According to prominent Middle East labor historian Joel Beinin, “The Arab awakening is in part a rebellion against the neoliberal development model, even if it is rarely named. The housing crisis in Israel is similarly a symptom of neoliberal policies” (“The Israeli-Palestinian Conflict and the Arab Awakening,” Middle East Report Online, 1 August 2011). But while these economic problems have been exacerbated by Israel’s costly military occupation of Palestine and the government subsidization of illegal settler communities in the West Bank, the overwhelming tendency is to ignore these inconvenient facts and instead to treat the occupation as an entirely unrelated subject, as a “security issue” with no bearing on the protests whatsoever.
Thus, even though Hanoch’s album was released in 1984, it could have been recorded yesterday. Had its titular Messiah postponed his arrival on earth by 27 years and appeared in the hot Israeli summer of 2011, he would have still taken that rooftop dive and splattered his body on the streets below. Once again, the problem is the economy, and once again, the Palestinians are left completely out of view.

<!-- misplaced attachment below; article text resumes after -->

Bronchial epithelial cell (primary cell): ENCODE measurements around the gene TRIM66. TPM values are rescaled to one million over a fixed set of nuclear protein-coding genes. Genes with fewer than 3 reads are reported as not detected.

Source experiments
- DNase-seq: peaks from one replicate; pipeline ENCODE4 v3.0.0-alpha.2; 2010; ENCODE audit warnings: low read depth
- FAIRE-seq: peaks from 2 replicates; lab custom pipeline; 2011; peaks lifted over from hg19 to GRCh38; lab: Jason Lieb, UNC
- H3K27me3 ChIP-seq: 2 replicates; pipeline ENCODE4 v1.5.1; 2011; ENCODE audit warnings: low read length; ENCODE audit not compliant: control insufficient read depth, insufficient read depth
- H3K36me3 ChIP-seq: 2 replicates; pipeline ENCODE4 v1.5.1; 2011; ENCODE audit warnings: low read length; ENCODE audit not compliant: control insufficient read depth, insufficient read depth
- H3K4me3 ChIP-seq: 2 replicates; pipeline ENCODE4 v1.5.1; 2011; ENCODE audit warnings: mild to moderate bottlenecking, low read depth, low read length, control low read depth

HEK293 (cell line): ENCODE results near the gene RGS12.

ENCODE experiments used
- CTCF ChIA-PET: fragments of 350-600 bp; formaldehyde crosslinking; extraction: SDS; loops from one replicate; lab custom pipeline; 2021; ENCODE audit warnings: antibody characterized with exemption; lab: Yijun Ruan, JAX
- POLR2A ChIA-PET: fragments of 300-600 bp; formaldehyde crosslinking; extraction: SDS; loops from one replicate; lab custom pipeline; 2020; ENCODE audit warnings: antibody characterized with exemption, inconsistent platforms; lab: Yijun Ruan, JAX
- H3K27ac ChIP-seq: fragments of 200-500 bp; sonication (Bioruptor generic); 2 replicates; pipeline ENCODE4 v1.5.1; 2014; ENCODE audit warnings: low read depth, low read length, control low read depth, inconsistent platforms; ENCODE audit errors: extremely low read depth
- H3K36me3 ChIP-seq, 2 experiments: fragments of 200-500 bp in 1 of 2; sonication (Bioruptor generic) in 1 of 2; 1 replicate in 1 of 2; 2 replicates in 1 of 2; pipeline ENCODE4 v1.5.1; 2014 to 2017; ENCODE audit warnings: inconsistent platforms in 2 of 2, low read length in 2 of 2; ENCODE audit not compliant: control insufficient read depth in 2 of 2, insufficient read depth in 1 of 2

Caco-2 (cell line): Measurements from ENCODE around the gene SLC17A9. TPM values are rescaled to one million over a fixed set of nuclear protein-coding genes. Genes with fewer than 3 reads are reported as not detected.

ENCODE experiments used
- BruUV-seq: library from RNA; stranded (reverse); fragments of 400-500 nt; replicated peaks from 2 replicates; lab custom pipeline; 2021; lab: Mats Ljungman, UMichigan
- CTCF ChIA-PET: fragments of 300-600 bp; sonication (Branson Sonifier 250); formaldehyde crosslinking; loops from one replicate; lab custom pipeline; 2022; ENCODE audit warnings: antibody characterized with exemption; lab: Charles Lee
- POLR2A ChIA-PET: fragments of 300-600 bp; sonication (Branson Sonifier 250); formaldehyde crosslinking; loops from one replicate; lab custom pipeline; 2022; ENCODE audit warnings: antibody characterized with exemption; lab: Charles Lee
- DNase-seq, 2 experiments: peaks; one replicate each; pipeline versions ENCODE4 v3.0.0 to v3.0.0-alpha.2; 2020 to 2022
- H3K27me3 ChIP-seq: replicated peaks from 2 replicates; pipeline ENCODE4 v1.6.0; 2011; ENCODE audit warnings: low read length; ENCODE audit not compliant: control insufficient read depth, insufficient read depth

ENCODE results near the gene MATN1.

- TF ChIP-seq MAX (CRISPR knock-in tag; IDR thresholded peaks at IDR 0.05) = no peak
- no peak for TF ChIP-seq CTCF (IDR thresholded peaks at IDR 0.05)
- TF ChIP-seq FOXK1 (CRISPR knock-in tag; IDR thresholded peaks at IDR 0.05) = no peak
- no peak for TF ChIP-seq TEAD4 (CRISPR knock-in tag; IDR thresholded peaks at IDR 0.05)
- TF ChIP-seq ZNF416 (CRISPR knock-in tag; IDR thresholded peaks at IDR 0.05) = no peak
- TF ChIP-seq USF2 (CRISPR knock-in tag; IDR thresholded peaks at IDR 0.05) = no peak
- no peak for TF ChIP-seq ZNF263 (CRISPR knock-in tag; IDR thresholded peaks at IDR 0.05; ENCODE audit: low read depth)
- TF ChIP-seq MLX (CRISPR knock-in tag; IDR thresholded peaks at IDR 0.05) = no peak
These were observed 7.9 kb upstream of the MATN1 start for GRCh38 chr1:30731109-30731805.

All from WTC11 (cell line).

There are those who claim that addressing the Israeli occupation at this time would serve only to divide the protesters. Uri Avnery, for instance, has argued that even “bringing up the occupation would provide [Prime Minister Benjamin] Netanyahu with an easy weapon, split the tent-dwellers and derail the protests.” Avnery, who is a longtime fixture on the Israeli left, concludes that there is “no need to push the protesters” in this direction and that with patience, the protests will eventually turn against the occupation on their own, as if by magic (“How godly are thy tents? Who are these people? Where will they go from here?,” Counterpunch, 5 August 2011).
This view is not uncommon. However, the desire to delink the call for social justice from the occupation and to simply hope for the best is ill-conceived. The view that the unity of the protests must be maintained at all costs overlooks the crucial fact that a protest in Israel that does not also address the occupation is really no protest at all.